Termination of Parental Rights Attorney in Amarillo

A Fervent and Determined Lawyer to Protect Your Rights

Many considerations are involved in a case for terminating parental rights, from the child’s best interests to the parents’ caretaking abilities. If you are facing termination of your parental rights, do not hesitate to contact the Law Office of Laura E. Copp in Amarillo for legal support.

What Are the Grounds for Termination of Parental Rights?

A suit affecting the parent-child relationship (SAPCR) is the legal process where the court terminates the relationship between a child and one or both of their parents. According to Texas law, a ground for termination of parental rights could be if the parent:

  • voluntarily left the child alone or in the possession of another who is not a parent and expressed an intent not to return;
  • voluntarily left the child alone or in the possession of someone who is not a parent, failed to provide adequate support, and remained away for a period of at least 3-6 months;
  • knowingly placed the child or knowingly allowed the child to remain in conditions or surroundings which endangered their physical or emotional well-being;
  • engaged in conduct or knowingly placed the child with persons who engaged in conduct which endangered the child’s physical or emotional well-being;
  • abandoned the child without identifying the child or furnishing means of identification, and the child’s identity cannot be ascertained by the exercise of reasonable diligence;
  • voluntarily and with knowledge of the pregnancy abandoned the mother of the child from her pregnancy through the birth of the child, failed to provide adequate support or medical care for the mother during the period of abandonment, and remained away from the child or failed to support the child since the birth;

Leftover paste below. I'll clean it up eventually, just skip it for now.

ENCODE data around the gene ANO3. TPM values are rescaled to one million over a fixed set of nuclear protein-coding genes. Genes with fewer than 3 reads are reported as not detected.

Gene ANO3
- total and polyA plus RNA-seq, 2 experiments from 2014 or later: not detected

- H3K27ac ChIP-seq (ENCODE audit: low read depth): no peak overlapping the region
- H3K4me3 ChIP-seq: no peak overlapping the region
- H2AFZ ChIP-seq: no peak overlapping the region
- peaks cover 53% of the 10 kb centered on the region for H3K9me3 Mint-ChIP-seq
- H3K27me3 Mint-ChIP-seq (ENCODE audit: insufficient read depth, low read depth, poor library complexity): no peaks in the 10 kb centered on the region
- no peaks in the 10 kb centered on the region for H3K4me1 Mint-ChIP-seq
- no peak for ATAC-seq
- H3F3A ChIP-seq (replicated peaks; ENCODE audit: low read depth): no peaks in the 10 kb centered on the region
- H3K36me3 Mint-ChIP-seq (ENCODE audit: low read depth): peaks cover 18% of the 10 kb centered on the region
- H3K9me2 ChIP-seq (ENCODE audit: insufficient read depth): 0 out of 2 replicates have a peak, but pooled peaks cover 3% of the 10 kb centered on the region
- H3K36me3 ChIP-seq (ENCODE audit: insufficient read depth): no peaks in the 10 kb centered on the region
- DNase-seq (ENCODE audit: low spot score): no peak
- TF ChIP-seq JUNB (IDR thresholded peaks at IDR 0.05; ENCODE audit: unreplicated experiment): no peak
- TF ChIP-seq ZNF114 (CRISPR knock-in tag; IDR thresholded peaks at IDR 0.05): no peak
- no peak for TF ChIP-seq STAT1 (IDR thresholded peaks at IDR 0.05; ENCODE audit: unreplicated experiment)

• refused to submit to an order of Court during a CPS investigation;
  • been the major cause of a child’s failure to be enrolled in school or the cause of the child’s absence from school for a substantial length of time;
  • executed an affidavit of relinquishment of parental rights;
  • been convicted or placed on probation for being criminally responsible for the death or serious bodily injury of a child;
  • had their parental rights terminated as to other children under certain conditions;
  • constructively abandoned their children to the Department of Family and Protective Services (CPS);
  • failed to abide by a court Order that establishes actions necessary for a parent to have a child returned from CPS;
  • been the cause of a child being born addicted to alcohol or a controlled substance;
  • voluntarily delivered a child to a designated emergency infant care provider and expressed an intent not to return;
  • been convicted of the murder of the other parent, attempted murder of the other parent, criminal solicitation of murder of the other parent, or the sexual assault of the other parent; or
  • been placed on probation for sexual assault or aggravated sexual assault of the other parent.

A judge may also terminate a parent’s rights without an agreement (“involuntary” termination) based on the following circumstances:

  • the parent abandoned or did not support the child;
  • the parent endangered the child;
  • the parent engaged in criminal conduct;
  • the parent is otherwise unfit.